Data as reported by 30 January 2020*
- The Emergency Committee on the novel coronavirus (2019-nCoV) under the International Health Regulations (IHR 2005) is meeting today to discuss whether the outbreak constitutes a public health emergency of international concern.
- First confirmed cases of 2019-nCoV acute respiratory disease in Finland, India and Philippines; all had travel history to Wuhan City.
- On 29 January, WHO held its third press briefing to provide update on the situation. The audio can be found here.
- WHO recommends that the interim name of the disease causing the current outbreak should be “2019-nCoV acute respiratory disease” (where ‘n’ is for novel and ‘CoV’ is for coronavirus). This name complies with the WHO Best Practices for Naming of New Human Infectious Diseases, which were developed through a consultative process among partner agencies. Endorsement for the interim name is being sought from WHO’s partner agencies, World Organization for Animal Health (OIE) and Food and Agriculture Organization (FAO). The final name of the disease will be provided by the International Classification of Diseases (ICD). WHO is also proposing ‘2019-nCoV’ as an interim name of the virus. The final decision on the official name of the virus will be made by the International Committee on Taxonomy of Viruses.
The thing about viruses and microscopic organisms is that there is almost no way to defend yourself against them.
You could quite seriously be walking down the street, someone three feet away from you coughs and if it lands on you, you are going to get sick with whatever they have if you are sick as well.
That’s the scary thing about this virus, they almost have no idea what is going on or how to defend against it.
However, you can start to prepare yourself by knowing what to look for and to make sure that you don’t have it.
At the end of 2019, health authorities in China alerted the world to a potentially new virus that had caused pneumonia in a handful of people in Wuhan since mid-December. The number of cases has since exploded, with more than 600 cases confirmed as of 23 January. The virus has been confirmed to be a new coronavirus, in the same family as SARS and MERS.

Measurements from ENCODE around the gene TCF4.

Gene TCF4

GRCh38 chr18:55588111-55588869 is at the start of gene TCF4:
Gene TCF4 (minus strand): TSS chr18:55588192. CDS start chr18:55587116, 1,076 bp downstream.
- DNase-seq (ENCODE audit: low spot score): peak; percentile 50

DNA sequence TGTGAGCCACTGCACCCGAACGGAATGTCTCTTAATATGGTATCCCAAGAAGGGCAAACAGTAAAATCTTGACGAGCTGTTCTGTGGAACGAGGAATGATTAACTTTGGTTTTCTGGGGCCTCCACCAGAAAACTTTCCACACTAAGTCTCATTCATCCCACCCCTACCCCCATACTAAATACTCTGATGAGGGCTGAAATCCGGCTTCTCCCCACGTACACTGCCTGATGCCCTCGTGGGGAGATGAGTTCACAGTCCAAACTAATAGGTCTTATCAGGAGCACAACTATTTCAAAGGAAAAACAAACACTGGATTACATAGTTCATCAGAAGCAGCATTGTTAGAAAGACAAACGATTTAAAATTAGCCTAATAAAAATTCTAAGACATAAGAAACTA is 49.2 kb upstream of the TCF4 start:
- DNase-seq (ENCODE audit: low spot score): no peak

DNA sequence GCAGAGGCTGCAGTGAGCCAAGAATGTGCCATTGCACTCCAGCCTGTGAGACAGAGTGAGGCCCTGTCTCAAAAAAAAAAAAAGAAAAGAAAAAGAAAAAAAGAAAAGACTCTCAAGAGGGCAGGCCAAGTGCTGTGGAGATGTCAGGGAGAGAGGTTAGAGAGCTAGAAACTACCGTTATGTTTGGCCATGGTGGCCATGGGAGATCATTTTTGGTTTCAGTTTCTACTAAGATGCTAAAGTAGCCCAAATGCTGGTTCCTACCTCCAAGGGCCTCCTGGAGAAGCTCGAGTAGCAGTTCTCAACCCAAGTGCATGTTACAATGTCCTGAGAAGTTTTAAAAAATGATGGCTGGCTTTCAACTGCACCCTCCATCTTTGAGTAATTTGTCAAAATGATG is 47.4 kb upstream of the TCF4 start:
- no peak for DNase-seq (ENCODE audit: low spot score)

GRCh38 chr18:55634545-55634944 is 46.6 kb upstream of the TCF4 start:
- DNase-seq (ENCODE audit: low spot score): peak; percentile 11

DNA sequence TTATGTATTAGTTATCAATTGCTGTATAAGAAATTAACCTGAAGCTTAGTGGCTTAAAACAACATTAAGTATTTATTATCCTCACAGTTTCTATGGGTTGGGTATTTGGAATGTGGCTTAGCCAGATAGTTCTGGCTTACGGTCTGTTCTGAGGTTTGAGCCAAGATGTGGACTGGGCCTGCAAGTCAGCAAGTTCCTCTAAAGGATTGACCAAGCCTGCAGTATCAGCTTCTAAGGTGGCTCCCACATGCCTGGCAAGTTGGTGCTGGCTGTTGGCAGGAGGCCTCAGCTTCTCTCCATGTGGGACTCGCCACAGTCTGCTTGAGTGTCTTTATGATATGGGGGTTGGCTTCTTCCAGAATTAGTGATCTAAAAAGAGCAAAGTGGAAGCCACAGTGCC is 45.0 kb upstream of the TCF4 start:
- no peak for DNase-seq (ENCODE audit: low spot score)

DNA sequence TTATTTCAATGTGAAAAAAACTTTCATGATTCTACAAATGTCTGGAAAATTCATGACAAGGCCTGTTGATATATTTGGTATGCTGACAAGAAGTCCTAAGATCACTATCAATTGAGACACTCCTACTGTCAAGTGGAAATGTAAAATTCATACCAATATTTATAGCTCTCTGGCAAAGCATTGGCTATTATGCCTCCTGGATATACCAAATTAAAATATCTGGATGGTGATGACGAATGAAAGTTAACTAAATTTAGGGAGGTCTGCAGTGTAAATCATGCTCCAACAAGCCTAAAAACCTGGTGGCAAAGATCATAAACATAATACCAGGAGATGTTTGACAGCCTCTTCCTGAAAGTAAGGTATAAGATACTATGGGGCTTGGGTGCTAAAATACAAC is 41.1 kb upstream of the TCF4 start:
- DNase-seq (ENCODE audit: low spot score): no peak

What is a coronavirus?
Coronaviruses are common, and typically cause mild respiratory symptoms such as a cough or runny nose. Some are more dangerous. SARS, which infected more than 8000 people, was responsible for 774 deaths during an outbreak that began in 2003. MERS, which was first identified in 2012, is even more deadly – around 34 per cent of people infected with the virus die.
What are the symptoms of the new virus?
People who have been diagnosed with the virus tend to have a fever and cough, and some have difficulty breathing. The symptoms appear to set in at some point between two days and two weeks after the person has been exposed to the virus, according to health authorities.
How is it diagnosed and treated?
Health authorities in China have sequenced the genome of the virus and have shared this information, allowing groups around the world to be able to test for the virus. There are no specific antiviral treatments for the infection, so those with the virus are treated for their symptoms.
Where did the virus come from?
The World Health Organization told journalists this week that the agency is still working to pin down the source of the virus. But many of the first confirmed cases were in people who had visited a food market in Wuhan. The market, which sells live farmed and wild animals, has since been closed and disinfected.
A recent genetic analysis suggests that the virus resembles viruses that infect bats and snakes. Researchers believe that it may have resulted from separate viruses in bats and snakes recombining. This could have happened in the wild, but may also have occurred in the market, where the animals have been kept in close proximity to each other.
How did the virus spread to humans?
The same genetic analysis suggests that the virus may have developed the ability to jump from snakes to people thanks to a mutation in a gene for a protein. If the virus was secreted in the animals’ faeces, this could have become aerosolised and breathed in, some researchers speculate.